Extended Data Fig. 6 TEM characterization of the seamless stitching of unidirectionally aligned hBN domains.
a–c, TEM images of increasing magnification obtained at the boundary area between two unidirectionally aligned hBN domains on graphene TEM grids. d–l, HRTEM images captured at the regions marked by numbers 0–9 in c, showing the bare graphene TEM grid at 0 (d) and the consistent moiré patterns of monolayer hBN on graphene TEM grids (e–l), confirming the seamless stitching of unidirectionally aligned hBN domains without the formation of grain boundaries. The insets show the corresponding FFT patterns. The image sizes of d–l are identical. m–o, TEM images of increasing magnification at the boundary area between unaligned hBN domains on graphene TEM grids, showing distinct moiré patterns and grain boundary (GB). p, FFT pattern of o, indicating a twist angle of 4.9° for the two hBN domains.
a, Constant-energy mapping at a binding energy of −4.0 eV. The red hexagon indicates the Brillouin zone of hBN (with the high-symmetry points Γ, M and K labelled), in which the top of the σ band located at the Γ point and a section of the π band can be clearly seen. b–d, ARPES spectra along the K–Γ (b), M–Γ (c) and K–M (d) momentum directions. The white and red dashed curves depict the dispersions of the σ and π band, respectively. The σ band has a strong signal and a very sharp top, whereas the signal from the π band is relatively weak but can still be clearly distinguished. The top of the π band is blended with the bands of the Cu substrate, so it is hard to distinguish. e, Magnified ARPES spectrum crossing the Γ point along the ky direction, as shown in a. Here, kx and ky denote the momentum components along the horizontal and longitudinal axes of a, respectively; k|| in b, c and d is oriented along the K–Γ, M–Γ and K–M directions, respectively; E−EF is the binding energy of band structures; E is the kinetic energy of photoelectrons received by the analyser; and EF is the Fermi level energy.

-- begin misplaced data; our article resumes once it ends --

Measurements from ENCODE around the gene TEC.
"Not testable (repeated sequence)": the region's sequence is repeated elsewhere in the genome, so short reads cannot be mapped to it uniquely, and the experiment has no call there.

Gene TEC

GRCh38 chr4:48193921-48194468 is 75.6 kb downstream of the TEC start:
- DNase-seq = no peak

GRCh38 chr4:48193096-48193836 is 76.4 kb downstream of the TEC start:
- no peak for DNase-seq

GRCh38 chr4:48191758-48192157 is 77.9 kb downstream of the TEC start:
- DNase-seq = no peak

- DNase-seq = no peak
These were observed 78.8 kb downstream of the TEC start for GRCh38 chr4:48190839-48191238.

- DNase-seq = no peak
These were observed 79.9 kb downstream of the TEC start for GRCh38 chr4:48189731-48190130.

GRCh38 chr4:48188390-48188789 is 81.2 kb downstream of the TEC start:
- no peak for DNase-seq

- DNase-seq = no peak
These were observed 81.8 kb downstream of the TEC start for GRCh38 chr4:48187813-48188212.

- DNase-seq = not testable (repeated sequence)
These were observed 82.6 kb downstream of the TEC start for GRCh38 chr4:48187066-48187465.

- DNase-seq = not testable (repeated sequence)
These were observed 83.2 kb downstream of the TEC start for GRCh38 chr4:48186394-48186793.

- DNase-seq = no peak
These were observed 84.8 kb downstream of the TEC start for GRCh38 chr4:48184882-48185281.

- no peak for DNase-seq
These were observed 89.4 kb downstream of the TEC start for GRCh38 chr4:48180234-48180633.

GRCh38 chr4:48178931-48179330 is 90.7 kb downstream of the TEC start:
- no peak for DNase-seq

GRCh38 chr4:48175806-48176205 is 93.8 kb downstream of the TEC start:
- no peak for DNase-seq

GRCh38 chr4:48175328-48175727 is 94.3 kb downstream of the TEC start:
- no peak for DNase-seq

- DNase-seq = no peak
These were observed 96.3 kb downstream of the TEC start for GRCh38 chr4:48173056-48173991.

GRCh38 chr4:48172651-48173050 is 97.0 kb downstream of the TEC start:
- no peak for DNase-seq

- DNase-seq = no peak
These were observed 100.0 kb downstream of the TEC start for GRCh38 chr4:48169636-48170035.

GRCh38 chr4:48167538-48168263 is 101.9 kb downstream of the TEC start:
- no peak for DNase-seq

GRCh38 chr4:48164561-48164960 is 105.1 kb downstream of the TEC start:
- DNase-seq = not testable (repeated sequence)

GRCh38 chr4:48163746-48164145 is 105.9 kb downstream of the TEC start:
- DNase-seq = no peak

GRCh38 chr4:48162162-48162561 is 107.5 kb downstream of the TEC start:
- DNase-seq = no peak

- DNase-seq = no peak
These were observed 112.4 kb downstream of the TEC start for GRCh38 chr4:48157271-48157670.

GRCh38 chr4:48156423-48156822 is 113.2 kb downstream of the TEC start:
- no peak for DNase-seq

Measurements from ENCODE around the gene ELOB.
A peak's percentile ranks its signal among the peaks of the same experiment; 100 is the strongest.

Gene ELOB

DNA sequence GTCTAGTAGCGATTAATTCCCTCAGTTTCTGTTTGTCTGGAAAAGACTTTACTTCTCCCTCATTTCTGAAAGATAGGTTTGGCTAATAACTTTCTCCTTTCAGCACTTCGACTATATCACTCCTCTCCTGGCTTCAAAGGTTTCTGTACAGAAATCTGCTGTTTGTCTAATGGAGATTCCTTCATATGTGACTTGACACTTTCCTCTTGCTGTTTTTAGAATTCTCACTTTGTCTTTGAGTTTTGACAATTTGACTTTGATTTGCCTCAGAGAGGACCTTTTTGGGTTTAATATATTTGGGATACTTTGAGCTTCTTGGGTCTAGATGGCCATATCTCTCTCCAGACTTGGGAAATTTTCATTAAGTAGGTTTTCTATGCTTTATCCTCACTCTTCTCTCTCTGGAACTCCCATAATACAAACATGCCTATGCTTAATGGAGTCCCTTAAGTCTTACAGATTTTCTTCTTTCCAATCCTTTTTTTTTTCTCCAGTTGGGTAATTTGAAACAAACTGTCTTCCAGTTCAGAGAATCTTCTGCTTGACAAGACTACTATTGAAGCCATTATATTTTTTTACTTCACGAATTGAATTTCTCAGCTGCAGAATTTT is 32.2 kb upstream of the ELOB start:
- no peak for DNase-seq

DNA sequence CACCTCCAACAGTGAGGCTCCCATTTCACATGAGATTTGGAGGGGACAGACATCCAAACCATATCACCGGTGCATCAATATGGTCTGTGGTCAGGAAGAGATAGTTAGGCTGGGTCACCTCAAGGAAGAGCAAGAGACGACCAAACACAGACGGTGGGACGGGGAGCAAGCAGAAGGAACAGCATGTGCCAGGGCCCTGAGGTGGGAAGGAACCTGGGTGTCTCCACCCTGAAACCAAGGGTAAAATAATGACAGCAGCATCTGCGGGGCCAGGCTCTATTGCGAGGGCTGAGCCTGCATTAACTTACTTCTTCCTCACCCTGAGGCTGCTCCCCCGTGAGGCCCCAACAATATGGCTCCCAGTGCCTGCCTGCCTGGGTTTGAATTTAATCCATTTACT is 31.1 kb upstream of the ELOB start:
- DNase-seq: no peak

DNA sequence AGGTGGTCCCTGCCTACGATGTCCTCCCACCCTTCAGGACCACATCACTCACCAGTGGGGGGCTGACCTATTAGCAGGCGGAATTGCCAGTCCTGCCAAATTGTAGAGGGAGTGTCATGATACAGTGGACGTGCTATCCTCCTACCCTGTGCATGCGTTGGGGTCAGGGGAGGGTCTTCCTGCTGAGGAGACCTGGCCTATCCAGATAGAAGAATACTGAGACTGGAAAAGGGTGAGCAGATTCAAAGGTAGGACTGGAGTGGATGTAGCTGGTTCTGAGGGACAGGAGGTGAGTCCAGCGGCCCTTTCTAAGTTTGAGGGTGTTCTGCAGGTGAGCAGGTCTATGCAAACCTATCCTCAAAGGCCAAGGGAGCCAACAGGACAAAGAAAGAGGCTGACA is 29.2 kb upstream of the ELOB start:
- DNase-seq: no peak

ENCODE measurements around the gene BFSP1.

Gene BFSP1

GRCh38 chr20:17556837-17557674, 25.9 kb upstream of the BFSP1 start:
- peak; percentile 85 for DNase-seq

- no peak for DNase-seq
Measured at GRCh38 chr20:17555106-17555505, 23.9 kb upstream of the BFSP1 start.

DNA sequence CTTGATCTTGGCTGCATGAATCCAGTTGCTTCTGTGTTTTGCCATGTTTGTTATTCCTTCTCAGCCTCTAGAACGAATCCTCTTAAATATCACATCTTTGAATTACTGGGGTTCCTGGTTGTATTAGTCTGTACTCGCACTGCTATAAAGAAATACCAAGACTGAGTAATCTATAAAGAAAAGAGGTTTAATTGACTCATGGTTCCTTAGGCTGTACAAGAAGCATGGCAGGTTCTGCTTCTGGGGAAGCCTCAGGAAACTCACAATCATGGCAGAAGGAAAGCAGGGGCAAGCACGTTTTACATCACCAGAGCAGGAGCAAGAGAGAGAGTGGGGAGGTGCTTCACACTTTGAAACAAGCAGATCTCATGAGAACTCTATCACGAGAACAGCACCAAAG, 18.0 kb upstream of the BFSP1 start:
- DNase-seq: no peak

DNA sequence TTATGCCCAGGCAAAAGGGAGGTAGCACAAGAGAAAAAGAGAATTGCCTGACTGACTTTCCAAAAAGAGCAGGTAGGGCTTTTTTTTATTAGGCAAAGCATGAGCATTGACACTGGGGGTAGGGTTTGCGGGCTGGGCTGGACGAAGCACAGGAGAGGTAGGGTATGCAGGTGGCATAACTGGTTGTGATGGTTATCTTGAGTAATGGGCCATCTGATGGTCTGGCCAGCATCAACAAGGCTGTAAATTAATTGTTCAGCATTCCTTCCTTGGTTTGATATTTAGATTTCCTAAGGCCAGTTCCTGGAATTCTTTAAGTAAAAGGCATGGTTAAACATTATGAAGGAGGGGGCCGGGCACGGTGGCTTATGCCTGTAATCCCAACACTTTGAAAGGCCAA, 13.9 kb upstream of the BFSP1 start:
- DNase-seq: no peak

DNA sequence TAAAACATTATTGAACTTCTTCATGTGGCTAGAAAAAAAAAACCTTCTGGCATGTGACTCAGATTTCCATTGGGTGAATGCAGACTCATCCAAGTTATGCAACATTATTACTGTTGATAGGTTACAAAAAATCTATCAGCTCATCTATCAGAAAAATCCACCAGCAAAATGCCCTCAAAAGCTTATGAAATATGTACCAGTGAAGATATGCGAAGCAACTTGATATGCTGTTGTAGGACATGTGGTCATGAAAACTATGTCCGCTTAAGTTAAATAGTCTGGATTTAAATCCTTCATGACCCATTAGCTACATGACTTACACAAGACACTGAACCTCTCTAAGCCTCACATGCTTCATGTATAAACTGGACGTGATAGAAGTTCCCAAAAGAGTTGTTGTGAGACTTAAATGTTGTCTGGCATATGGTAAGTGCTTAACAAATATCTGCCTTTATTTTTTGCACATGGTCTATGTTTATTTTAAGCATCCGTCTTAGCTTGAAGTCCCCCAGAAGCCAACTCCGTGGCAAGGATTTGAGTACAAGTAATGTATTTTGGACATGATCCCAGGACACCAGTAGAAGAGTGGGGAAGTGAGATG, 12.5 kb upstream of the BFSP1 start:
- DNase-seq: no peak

a, AFM images of parallel bunched steps on a bare as-annealed Cu surface. The average surface roughness is about 3.0 nm (including the bunched steps) and the average roughness of the flat plateaus is about 0.3 nm. b–d, In situ observation of the hBN growth on Cu (110) at 950 °C. e–g, Magnified SEM images of the hBN growth on Cu (110) at the area marked by the box in d, showing unidirectionally aligned growth of trapezoid hBN domains (the arrow points to the downward growth direction).
a–c, Schematic of edge-coupling-guided hBN growth on a Cu (110) vicinal surface with atomic step edges along the <211> direction. b shows the top view and c shows the side view of a.
a, SEM images of unidirectionally aligned hBN domains on Cu (410). b, SEM images of twisted hBN domains on Cu (100). c, SEM images of hBN domains with antiparallel alignment on Cu (111).